In bash, I'd like to get the name of the one-and-only subfolder of
cd /tmp; mkdir -p a/b; v=$(ls -1 a); echo "$v"
Which is what I wanted.
This works, because I know there will be only one-and-only subfolder inside
Feel free to assume this is guaranteed in all cases in my scenario.
What I feel uneasy about, is this recommendation from Bash pitfalls
In addition to this, the use of ls is just plain unnecessary. It's an external command whose output is intended specifically to be read by a human, not parsed by a script.
This is even more intimidating and lapidary (from the same link as above):
parsing the output of ls -- a utility whose output should never ever be parsed.
It resonates with me but this, an attempt at using bash globbing, obv. does not work:
cd /tmp; mkdir -p a/b; v=a/*; echo "$v"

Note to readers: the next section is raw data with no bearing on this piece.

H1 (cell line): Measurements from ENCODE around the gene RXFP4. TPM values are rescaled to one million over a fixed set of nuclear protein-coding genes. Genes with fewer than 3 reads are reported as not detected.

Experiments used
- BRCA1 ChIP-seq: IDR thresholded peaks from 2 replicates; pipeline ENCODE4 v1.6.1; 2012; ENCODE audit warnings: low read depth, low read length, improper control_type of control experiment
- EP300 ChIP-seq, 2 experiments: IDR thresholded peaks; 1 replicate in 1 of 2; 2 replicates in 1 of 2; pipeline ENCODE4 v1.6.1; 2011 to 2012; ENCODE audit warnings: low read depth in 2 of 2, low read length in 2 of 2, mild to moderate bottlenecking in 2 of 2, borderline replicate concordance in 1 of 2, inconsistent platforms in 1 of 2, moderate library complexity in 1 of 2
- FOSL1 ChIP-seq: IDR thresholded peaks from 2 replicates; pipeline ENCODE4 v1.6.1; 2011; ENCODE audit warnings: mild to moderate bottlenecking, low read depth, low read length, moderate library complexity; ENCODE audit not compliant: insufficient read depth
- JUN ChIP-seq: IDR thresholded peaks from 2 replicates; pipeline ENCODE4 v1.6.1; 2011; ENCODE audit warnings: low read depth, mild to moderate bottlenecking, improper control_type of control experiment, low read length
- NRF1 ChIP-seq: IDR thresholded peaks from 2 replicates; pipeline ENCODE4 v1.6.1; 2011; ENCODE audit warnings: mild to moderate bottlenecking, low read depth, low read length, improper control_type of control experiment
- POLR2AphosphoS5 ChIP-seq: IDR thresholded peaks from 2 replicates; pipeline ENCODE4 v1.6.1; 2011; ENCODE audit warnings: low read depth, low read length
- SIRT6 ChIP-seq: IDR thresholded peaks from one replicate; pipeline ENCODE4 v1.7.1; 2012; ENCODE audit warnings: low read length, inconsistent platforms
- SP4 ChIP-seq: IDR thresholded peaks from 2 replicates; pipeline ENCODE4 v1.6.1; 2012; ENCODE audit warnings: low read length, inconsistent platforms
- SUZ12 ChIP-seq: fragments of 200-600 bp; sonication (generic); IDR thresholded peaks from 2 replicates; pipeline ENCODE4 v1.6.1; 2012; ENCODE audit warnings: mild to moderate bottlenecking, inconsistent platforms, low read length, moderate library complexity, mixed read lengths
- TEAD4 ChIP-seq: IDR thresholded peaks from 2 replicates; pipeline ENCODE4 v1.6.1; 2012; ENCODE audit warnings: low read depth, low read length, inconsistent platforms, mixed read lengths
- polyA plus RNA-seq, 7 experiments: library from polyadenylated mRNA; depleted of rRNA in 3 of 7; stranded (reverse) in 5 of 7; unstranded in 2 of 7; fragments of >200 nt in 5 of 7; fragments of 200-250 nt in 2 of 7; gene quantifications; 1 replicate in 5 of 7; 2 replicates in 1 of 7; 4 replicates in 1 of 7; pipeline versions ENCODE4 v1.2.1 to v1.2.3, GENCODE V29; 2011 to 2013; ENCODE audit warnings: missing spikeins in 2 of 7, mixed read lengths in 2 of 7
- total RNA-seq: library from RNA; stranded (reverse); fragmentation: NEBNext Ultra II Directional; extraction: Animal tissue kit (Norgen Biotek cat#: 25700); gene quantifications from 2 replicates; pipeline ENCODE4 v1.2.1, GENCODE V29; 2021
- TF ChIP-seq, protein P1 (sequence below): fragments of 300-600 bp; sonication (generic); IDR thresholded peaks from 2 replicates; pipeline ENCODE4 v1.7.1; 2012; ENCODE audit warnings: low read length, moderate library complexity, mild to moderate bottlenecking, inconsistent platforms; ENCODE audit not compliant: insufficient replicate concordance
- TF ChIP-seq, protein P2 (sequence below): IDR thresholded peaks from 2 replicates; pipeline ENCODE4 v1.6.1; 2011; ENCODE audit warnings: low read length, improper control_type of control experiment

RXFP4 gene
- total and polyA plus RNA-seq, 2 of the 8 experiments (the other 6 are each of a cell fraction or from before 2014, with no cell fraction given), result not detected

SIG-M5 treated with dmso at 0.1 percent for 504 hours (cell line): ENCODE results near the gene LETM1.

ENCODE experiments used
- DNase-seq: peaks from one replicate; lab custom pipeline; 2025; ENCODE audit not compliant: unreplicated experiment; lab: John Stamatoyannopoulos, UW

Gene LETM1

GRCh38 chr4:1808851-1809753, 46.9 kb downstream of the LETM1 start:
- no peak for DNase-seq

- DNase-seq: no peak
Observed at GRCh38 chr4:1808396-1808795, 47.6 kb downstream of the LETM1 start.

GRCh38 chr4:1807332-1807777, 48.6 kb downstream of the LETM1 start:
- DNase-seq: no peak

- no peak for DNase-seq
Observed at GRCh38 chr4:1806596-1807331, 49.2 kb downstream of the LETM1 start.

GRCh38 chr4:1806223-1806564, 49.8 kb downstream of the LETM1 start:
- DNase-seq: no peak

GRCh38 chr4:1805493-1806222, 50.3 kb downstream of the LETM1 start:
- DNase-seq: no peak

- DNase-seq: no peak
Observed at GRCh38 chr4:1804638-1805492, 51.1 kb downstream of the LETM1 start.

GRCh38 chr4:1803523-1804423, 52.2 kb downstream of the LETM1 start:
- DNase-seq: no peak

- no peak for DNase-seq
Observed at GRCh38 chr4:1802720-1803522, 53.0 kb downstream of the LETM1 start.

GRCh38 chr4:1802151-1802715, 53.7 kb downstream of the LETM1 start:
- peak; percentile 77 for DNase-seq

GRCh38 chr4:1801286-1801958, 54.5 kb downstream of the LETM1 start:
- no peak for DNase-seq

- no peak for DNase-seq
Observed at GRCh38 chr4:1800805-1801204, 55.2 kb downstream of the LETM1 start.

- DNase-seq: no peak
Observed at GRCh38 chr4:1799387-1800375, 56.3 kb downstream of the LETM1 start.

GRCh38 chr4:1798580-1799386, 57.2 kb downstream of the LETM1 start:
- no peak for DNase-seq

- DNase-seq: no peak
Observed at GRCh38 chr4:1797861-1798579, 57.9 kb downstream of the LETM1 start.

So, how can I get globbing for a variable assignment?
I think I know how to leverage globbing outside of assignment..
for d in a/*; do echo "$(basename $d)"; done
"The right answer" (TM).
Could you kindly teach me how to do this right and explain the principle behind it too, please?
** NOTE: I don't like the output of this command:**
cd /tmp; w='name with blanks'; mkdir -p "$w/b"; v=$(echo "$w"/*); echo "$v"
name with blanks/b
I'd like to just get:
do I have to use
basename afterwards, or could I get
b directly, somehow?